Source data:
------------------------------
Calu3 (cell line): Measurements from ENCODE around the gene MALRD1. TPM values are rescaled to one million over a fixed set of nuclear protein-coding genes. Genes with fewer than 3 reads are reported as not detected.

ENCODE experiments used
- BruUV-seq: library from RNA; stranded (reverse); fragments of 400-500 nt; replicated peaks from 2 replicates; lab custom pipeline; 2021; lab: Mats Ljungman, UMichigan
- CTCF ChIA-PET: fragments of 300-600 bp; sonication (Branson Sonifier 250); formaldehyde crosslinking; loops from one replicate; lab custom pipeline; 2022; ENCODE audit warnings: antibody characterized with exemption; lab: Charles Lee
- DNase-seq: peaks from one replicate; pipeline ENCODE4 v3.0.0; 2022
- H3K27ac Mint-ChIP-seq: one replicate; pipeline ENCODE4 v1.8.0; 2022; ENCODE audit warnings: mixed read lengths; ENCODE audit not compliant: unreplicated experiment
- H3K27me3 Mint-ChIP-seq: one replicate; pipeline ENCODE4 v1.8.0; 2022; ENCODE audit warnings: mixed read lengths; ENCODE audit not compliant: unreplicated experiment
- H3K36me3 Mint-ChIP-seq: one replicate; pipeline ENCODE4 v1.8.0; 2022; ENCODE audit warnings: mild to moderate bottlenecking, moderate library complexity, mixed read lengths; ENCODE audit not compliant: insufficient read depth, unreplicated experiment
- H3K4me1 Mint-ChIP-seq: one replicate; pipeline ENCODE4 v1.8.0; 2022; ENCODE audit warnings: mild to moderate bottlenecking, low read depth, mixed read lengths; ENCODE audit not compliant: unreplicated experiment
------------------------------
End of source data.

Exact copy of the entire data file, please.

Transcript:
Calu3 (cell line): Measurements from ENCODE around the gene MALRD1. TPM values are rescaled to one million over a fixed set of nuclear protein-coding genes. Genes with fewer than 3 reads are reported as not detected.

ENCODE experiments used
- BruUV-seq: library from RNA; stranded (reverse); fragments of 400-500 nt; replicated peaks from 2 replicates; lab custom pipeline; 2021; lab: Mats Ljungman, UMichigan
- CTCF ChIA-PET: fragments of 300-600 bp; sonication (Branson Sonifier 250); formaldehyde crosslinking; loops from one replicate; lab custom pipeline; 2022; ENCODE audit warnings: antibody characterized with exemption; lab: Charles Lee
- DNase-seq: peaks from one replicate; pipeline ENCODE4 v3.0.0; 2022
- H3K27ac Mint-ChIP-seq: one replicate; pipeline ENCODE4 v1.8.0; 2022; ENCODE audit warnings: mixed read lengths; ENCODE audit not compliant: unreplicated experiment
- H3K27me3 Mint-ChIP-seq: one replicate; pipeline ENCODE4 v1.8.0; 2022; ENCODE audit warnings: mixed read lengths; ENCODE audit not compliant: unreplicated experiment
- H3K36me3 Mint-ChIP-seq: one replicate; pipeline ENCODE4 v1.8.0; 2022; ENCODE audit warnings: mild to moderate bottlenecking, moderate library complexity, mixed read lengths; ENCODE audit not compliant: insufficient read depth, unreplicated experiment
- H3K4me1 Mint-ChIP-seq: one replicate; pipeline ENCODE4 v1.8.0; 2022; ENCODE audit warnings: mild to moderate bottlenecking, low read depth, mixed read lengths; ENCODE audit not compliant: unreplicated experiment